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Former commissioner testifies against judge

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A former Marion County commissioner took the stand against the judge she once worked for, hinting at a pattern of disorganization in his courtroom. However, she took most of the blame for an almost two-year delay in releasing a man who had been cleared of rape charges.

Former Marion Superior Criminal 5 Commissioner Nancy Broyles - off the bench since her retirement in April - testified in the second of a two-day hearing regarding Marion Superior Judge Grant Hawkins, who now solely faces multiple misconduct charges for alleged dereliction of duty and delay. His hearing began Monday morning and stretched until 8 p.m.; the hearing started again today at 8 a.m. and is expected to last all day.

"To see innuendo after innuendo piled on, it's disheartening," Judge Hawkins said today on a break outside the Indiana Supreme Court's courtroom, where the hearing is being conducted. "Sure, there are blind spots and mistakes may have happened, but they're saying I misled ... I'm not that guy."

The Indiana Judicial Qualifications Commission in April filed about a dozen charges against Broyles and Judge Hawkins, alleging delay and dereliction of duties relating to the handling of various cases. The counts against Broyles dealt with her involvement with a post-conviction case that resulted in Indianapolis man Harold Buntin being held in prison for nearly two years after DNA evidence cleared him of a 1984 rape.

Late last week, a resolution came in the action against Broyles. She isn't practicing law since her retirement and will never again be able to sit as a judge in any matter, including pro tem work.

Broyles' attorneys, James Voyles and Jennifer Lukemeyer, sat near her as she testified this morning in front of a three-judge panel.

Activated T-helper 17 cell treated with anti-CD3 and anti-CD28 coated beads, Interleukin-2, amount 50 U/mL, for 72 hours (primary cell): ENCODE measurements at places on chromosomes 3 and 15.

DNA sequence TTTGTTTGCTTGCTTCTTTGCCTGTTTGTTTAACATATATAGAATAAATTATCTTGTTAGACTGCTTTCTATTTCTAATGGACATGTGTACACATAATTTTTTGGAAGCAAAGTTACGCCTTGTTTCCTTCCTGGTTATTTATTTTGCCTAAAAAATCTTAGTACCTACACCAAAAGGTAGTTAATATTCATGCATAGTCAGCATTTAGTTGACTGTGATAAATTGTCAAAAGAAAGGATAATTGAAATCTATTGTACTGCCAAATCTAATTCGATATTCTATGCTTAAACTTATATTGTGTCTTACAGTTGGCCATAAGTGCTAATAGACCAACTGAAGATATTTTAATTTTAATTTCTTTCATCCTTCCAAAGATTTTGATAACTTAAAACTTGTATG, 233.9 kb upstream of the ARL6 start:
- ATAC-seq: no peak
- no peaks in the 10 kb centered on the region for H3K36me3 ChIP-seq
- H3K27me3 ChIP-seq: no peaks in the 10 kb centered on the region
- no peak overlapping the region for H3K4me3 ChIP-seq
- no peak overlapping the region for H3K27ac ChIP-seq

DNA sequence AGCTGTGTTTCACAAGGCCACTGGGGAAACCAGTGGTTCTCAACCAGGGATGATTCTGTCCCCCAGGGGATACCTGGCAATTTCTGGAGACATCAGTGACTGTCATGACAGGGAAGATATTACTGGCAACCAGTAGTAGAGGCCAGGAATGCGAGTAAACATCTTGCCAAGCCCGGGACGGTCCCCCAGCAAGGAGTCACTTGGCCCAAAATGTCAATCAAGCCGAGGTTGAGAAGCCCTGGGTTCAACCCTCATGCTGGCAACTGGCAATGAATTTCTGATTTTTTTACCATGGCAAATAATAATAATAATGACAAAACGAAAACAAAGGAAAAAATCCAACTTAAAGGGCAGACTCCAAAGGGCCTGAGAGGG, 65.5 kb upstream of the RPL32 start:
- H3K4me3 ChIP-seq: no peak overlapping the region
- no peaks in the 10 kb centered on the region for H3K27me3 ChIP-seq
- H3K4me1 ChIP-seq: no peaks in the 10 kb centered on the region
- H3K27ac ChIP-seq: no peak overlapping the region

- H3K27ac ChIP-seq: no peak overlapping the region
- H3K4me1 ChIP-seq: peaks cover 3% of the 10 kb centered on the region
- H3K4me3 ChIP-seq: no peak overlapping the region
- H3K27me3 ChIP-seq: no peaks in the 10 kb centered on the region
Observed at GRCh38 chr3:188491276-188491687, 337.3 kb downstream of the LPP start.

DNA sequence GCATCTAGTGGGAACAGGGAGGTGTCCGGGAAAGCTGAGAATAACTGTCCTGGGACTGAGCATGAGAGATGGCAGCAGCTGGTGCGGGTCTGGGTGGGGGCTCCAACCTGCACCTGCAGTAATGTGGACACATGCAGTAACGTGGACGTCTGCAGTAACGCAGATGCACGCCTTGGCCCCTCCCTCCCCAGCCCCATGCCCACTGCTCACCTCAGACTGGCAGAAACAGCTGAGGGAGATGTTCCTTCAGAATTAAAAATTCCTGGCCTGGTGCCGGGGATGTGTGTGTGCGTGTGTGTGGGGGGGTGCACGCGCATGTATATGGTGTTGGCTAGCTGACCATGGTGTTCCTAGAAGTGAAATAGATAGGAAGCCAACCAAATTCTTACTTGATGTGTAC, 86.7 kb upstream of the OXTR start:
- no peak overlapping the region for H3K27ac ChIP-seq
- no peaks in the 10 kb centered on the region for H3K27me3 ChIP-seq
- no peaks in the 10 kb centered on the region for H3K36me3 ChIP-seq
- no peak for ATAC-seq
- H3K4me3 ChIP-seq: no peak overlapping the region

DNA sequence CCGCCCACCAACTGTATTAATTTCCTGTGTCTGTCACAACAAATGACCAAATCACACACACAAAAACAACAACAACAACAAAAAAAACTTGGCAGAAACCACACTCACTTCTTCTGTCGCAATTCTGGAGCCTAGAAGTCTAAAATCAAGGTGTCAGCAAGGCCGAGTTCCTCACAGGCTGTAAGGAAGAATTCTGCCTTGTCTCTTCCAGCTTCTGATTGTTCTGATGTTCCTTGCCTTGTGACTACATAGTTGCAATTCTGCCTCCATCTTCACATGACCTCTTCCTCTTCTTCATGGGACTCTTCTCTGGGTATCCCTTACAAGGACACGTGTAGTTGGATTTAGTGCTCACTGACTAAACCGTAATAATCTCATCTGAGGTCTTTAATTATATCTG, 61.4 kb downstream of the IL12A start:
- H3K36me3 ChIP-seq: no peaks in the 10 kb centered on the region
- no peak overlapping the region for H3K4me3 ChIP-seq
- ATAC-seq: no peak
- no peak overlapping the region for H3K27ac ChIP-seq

"I was the cause ... I did not handle this well," she testified.

With its witnesses so far, Disciplinary Commission attorney Adrienne Meiring described a disorganized and delay-ridden court that Judge Hawkins failed to adequately supervise.

Defense attorney Kevin McGoff contended that the sitting judge wasn't personally responsible for actions he wasn't aware of and at no time misled the investigating commission or parties involved in the case.

The nearly dozen witnesses called yesterday included court employees, Buntin and his sister, and Indianapolis attorney Carolyn Rader, who had originally represented Buntin on the post-conviction claim. Witnesses this morning included court staff, as well as Broyles and Judge Hawkins before a lunch break.

Broyles said she regrets the delays and what happened, saying she agonized and stressed about this case and how to best respond to it - even during the delay when she took it under advisement in 2005 and when the post-conviction relief notice came in March 2007. Buntin was released in April 2007.

In taking responsibility, Broyles said she didn't know the exact reasons for the delays, but she had no reason to think the judge had misled anyone on the matter.

"I've never known him to be dishonest; never had anyone accuse him of it," she said. "I can't speak more highly to his honesty than that."

She did indicate that just prior to leaving the bench this spring, a check with court administration showed that Criminal Court 5 continued to have too many PCR cases open, an issue that testimony indicated may have been caused by staff not correctly closing files.